Clean energy capacity continued to grow worldwide in 2023, a new report from the International Renewable Energy Agency laid out.
The encouraging report showed that world governments are continuing to expand their solar, wind, and electric battery operations in hopes of eventually moving away from dirty-energy sources such as coal, oil, and gas, as detailed by the Los Angeles Times.
Though the various clean-energy industries faced some challenges in 2023 — including high interest rates, inflation, and high cost of building materials — it was still a record year for growth.
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Solar energy led the charge, according to IRENA’s report, as China, Europe, and the United States installed more solar arrays in 2023 than in any year previously. This was helped along by the fact that, for a majority of countries, solar is now the cheapest form of electricity, in addition to being clean and renewable.
In the U.S., much of the solar capacity added was thanks to incentives from the Inflation Reduction Act.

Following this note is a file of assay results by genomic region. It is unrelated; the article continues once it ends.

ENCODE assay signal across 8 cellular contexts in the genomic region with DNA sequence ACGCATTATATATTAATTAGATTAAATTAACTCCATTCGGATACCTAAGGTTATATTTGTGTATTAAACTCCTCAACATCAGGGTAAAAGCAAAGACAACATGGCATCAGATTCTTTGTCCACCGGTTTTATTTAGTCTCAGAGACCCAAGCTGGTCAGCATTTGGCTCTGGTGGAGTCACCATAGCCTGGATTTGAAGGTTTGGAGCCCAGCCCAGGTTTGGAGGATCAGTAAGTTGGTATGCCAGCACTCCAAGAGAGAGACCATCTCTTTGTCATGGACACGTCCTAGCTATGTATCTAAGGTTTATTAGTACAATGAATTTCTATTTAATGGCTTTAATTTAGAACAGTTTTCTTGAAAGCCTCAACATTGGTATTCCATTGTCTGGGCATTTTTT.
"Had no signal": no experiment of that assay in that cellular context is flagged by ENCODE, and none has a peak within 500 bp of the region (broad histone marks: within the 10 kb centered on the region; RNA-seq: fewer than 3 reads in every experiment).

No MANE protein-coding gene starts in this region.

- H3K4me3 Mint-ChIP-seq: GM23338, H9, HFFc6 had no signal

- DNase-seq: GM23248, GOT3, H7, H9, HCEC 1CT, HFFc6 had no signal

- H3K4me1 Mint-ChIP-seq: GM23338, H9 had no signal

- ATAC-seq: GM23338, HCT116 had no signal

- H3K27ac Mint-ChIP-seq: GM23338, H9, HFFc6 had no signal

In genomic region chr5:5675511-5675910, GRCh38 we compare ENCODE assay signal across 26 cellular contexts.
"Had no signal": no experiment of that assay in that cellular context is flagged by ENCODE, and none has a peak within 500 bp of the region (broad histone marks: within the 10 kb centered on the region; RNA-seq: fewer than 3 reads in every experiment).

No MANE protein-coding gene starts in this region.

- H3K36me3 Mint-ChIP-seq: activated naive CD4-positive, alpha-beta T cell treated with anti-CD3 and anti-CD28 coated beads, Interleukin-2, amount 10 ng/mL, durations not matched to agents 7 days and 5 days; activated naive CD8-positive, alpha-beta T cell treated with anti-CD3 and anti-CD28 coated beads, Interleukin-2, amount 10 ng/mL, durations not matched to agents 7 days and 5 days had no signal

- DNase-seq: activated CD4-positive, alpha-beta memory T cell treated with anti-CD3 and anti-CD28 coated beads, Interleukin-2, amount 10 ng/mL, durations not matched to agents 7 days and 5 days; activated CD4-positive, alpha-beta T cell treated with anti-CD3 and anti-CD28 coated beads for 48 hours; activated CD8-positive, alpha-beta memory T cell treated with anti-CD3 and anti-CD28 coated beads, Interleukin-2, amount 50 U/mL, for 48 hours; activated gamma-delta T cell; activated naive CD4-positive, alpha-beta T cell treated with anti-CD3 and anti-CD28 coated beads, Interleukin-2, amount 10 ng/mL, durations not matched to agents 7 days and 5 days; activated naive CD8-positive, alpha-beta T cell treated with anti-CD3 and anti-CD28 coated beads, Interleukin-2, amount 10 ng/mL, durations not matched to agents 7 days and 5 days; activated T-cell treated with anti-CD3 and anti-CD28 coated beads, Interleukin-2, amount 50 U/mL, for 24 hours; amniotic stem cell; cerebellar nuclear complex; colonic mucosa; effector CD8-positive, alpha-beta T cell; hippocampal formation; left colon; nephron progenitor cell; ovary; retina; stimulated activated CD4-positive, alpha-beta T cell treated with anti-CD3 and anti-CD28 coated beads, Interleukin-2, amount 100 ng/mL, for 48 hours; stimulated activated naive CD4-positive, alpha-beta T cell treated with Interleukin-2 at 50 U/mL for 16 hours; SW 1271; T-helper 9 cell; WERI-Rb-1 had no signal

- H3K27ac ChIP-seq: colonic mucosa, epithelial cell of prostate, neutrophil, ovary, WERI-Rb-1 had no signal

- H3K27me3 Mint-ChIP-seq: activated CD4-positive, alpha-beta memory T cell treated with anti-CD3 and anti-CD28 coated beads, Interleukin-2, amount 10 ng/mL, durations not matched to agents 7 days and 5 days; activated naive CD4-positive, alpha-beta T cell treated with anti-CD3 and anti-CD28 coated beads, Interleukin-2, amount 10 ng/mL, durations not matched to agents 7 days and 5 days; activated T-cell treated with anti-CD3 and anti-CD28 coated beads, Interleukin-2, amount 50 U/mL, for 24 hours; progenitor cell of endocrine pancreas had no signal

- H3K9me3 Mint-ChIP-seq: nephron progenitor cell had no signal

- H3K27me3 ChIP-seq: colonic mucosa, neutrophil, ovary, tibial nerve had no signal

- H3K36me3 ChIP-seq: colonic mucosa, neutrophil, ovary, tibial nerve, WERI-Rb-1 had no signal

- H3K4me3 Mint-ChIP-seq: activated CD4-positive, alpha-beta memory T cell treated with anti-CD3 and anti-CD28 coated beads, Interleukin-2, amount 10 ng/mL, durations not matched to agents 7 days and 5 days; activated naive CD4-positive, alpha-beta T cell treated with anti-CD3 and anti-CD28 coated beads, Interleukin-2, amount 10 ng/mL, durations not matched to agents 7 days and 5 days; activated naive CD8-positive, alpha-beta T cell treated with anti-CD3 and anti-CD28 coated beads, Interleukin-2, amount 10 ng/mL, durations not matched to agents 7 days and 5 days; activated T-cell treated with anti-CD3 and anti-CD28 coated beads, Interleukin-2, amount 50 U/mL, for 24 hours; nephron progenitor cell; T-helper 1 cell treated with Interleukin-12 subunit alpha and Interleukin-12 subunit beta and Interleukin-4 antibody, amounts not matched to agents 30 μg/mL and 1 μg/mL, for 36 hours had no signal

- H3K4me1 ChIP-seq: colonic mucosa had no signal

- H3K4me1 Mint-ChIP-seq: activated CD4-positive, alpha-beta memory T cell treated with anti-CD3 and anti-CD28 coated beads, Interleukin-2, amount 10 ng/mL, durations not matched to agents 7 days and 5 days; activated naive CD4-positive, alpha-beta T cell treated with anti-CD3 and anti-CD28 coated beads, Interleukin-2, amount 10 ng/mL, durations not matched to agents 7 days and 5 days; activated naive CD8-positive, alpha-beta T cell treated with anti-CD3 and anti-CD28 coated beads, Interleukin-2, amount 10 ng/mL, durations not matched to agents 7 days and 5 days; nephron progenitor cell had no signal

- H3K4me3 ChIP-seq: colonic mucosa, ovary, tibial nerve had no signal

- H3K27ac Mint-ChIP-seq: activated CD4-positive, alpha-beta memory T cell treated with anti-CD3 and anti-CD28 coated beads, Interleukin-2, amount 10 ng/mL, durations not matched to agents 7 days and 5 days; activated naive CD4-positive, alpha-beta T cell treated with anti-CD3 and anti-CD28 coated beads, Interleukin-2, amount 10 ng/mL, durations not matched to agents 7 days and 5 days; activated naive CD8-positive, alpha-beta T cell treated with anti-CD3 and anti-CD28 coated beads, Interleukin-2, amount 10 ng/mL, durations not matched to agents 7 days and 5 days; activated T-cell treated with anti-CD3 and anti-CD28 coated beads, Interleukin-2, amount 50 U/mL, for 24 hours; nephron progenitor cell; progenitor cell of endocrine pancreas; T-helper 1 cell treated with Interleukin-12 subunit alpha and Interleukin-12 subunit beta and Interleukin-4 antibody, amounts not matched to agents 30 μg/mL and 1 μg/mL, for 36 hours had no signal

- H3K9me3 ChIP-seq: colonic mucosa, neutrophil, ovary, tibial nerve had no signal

“We have seen the impact of the Inflation Reduction Act in terms of fueling investments. … More than 60 solar manufacturing facilities were announced over the past year,” Abigail Ross Hopper, the president of the Solar Energy Industries Association, told the Times.
Wind faced more challenges over the past year than solar did, as high costs forced some developers to cancel or delay projects. However, the future is still bright for wind energy projects — particularly offshore wind. The U.S. has multiple such projects in development.
“We’re talking about 2023 essentially as a lower performance year [in terms of wind], but in the grand scheme of things, 8 to 9 gigawatts is still a number to get excited about. It’s a lot of new clean energy that’s being added to the grid,” The American Clean Power Association vice president for research and analytics John Hensley said.
Battery production also grew in 2023, pointing to good things for the electric vehicle industry.
“The battery cost is now on that trajectory that most Americans will be able to afford an EV,” Paul Braun, a University of Illinois professor of materials science and engineering, told the Times.
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